In search of the vanishing political center

No, Joe Biden hasn’t written a guest column about his big pending infrastructure bill, a bill that would be of invaluable help to transportation and logistics-focused metropolitan Chicago. Instead, those quotes come from the Chicagoan who was president, Barack Obama, about his experience in trying to pass a big stimulus bill amid the depths of the subprime recession. And the takeaway is that, 12 years later, nothing really has changed.

If there’s one thing this bitterly divided nation agrees on—other than that the other half is a bunch of stupid nitwits—is that Washington, D.C., really ought to be named Gridlocktopia. Presidents and legislative leaders come and go. Raw partisanship remains.

“Actually, it’s getting worse,” says Rep. Brad Schneider, D-Deerfield, a member of the House Problem Solver Caucus and a man whose politics jibe well with the largely centrist bent of most voters in his north suburban district. “We have to do something that addresses the concerns of the country.” Something beyond fighting and pointing fingers, that is.

Lots of people have written lots of words about this phenomenon lately. Among the causes: a hyperpartisan remap process that makes defeating your more extreme foe in the primary a bigger challenge than beating the other party in the November general election, the division of much of the media into cheering camps, and a slow decline in voter turnout (excepting 2020) that’s shifted the electoral paradigm from reaching to the middle to revving up the base.

But it’s now more than that.

The country’s partisan divide has morphed into “partisan identity,” says former Rep. Dan Lipinski, D-Chicago. “If you ‘give in’ to the other side, you’re not compromising on a policy issue; you’re a heretic.”

Lipinski’s right. Several downstate Republican lawmakers a few days ago wrote the Chicago Cubs and White Sox deploring decisions to reserve some seats for COVID-vaccinated patrons as “segregation . . . an infringement on liberties . . . (and) potential stigmatizing of Illinois based on medical status.” GOP orthodoxy these days is that Democrats and ball teams aren’t trying to save lives but just push around red-blooded Americans who have a God-given right to infect and kill anyone they want.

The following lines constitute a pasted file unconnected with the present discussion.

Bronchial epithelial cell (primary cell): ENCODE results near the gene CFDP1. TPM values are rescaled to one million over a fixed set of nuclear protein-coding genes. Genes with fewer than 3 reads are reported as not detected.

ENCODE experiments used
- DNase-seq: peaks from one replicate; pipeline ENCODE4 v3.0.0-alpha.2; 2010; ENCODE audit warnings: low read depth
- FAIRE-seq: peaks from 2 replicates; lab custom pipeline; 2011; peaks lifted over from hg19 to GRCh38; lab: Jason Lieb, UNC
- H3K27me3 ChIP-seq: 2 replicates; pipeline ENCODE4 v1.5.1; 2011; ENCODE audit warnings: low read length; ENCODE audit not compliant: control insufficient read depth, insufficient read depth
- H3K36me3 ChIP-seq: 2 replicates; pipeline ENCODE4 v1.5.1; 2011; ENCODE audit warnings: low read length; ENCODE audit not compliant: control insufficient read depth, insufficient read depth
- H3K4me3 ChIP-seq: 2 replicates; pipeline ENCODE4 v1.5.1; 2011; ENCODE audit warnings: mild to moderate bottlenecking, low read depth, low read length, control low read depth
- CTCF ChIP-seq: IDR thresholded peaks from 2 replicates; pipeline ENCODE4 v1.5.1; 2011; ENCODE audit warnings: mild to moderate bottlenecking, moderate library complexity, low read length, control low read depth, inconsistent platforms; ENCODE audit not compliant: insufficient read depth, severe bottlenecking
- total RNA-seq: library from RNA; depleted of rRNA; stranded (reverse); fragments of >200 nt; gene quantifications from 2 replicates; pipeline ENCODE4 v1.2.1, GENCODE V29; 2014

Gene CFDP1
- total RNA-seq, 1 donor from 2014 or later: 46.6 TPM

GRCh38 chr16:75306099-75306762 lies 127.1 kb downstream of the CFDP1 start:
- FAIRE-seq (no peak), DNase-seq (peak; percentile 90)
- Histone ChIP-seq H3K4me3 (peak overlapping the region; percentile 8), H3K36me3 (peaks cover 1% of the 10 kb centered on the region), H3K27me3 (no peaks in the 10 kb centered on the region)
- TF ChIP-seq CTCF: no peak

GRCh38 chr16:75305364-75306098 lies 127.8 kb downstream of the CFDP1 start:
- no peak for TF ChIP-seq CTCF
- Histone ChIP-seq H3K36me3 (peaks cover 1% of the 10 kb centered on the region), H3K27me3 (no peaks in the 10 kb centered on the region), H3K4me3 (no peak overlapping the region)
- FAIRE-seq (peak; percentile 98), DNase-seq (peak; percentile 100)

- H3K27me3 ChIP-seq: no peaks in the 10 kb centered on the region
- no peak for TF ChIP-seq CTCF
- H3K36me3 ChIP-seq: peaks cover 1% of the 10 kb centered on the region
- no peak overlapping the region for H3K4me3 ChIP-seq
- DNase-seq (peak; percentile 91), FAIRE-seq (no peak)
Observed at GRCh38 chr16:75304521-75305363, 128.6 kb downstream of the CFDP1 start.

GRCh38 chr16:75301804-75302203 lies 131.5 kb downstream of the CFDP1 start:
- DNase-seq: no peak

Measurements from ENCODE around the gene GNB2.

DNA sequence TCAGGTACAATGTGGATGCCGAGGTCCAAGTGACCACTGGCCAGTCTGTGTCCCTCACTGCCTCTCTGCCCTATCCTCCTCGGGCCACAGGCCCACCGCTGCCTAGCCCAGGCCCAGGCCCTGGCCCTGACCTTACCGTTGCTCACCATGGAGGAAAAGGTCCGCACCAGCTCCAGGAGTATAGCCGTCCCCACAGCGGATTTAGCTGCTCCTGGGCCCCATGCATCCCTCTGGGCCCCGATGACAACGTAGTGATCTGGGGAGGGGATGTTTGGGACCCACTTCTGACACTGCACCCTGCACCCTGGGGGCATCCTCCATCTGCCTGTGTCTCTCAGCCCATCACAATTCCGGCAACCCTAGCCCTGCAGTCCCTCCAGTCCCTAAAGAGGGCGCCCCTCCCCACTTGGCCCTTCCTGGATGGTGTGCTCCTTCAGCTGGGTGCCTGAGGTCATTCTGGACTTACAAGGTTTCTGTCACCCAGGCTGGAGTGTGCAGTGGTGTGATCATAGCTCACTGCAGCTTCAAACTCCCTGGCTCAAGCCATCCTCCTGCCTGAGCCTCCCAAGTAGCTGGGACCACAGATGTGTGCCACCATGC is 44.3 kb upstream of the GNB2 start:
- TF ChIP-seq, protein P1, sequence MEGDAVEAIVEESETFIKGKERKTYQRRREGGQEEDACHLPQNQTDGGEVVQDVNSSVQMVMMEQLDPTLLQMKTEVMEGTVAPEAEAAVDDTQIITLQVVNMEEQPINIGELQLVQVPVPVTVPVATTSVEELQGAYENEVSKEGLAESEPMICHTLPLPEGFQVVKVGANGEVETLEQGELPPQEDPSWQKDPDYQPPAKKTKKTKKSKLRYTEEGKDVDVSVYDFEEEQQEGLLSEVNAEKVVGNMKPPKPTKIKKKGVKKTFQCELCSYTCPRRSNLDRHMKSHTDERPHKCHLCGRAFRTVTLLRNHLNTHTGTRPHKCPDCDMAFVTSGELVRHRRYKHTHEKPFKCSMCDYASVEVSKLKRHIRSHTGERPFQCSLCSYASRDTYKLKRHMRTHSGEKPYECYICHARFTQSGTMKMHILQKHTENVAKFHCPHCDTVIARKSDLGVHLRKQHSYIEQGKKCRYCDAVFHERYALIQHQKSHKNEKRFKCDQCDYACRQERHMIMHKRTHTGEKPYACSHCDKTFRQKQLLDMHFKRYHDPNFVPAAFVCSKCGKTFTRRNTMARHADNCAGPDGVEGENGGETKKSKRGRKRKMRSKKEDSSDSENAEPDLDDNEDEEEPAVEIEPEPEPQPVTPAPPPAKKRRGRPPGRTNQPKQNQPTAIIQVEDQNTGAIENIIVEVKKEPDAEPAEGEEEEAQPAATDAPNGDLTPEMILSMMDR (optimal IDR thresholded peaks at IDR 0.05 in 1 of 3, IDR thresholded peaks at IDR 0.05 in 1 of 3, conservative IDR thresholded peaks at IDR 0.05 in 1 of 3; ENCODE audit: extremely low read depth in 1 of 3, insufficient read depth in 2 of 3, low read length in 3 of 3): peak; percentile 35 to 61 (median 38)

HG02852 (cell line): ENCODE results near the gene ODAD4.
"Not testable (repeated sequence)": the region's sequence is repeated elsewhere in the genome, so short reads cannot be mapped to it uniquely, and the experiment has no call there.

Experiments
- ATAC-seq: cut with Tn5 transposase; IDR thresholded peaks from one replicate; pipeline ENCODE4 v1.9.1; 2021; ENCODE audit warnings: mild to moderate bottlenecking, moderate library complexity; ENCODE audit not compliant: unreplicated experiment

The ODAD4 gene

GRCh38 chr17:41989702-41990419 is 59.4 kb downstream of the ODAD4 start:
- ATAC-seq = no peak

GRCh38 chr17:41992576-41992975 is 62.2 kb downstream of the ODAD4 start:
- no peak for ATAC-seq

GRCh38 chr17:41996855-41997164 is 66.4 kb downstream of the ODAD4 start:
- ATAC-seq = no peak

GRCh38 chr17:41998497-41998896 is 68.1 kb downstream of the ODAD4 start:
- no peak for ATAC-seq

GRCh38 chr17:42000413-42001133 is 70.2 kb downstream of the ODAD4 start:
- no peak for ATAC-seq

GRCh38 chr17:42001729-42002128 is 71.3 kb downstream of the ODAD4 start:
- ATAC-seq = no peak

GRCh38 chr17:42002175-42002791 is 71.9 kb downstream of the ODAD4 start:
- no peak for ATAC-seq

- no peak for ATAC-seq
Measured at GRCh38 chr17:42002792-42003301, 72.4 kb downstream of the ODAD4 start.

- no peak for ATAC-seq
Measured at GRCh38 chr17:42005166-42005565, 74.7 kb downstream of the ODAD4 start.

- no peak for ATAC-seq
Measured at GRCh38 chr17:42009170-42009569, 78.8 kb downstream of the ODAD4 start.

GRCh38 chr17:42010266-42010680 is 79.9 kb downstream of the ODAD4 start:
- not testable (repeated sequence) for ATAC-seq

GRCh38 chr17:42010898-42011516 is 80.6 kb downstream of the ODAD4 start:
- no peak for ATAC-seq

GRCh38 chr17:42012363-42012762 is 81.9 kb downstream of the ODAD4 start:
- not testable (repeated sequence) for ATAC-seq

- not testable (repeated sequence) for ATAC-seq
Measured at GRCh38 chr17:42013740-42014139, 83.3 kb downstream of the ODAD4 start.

Lipinski would know something about such orthodoxy, from the other side. Though he’s a Democrat in the mold of generations of Southwest Siders before him, he has a conservative side, particularly on social issues. That lost him his job in the Democratic primary last year, making him sort of a man without a country, a more left version of where GOP Rep. Adam Kinzinger, R-Channahon, is as he moves away from the GOP’s activist base.

Lipinski also happens to know something about transportation policy, having specialized in that area in the House.

Asked about Biden’s current $2 billion infrastructure plan—and a much smaller GOP alternative that’s focused heavily on roads—he sees a chance they’ll work it out in Washington, perhaps keeping Biden’s emphasis on not only roads and bridges but electronic charging stations and trains, while taking out the “human infrastructure” spending that provokes Republicans.

“It’s possible. I would meet somewhere in the middle,” he says. “I doubt it’s about to happen.”

I hope he’s wrong. If Chicago and Illinois are to compete in today’s world, we need a backbone that works, and that means a lot more than the roads the Southern lawmakers covet. After all, what’s the world coming to If you can’t count on a bunch of politicians to get together on a plan to allow all of them to cut lots of ribbons at election time?

via Crain’s Chicago Business

May 21, 2021 at 06:42AM

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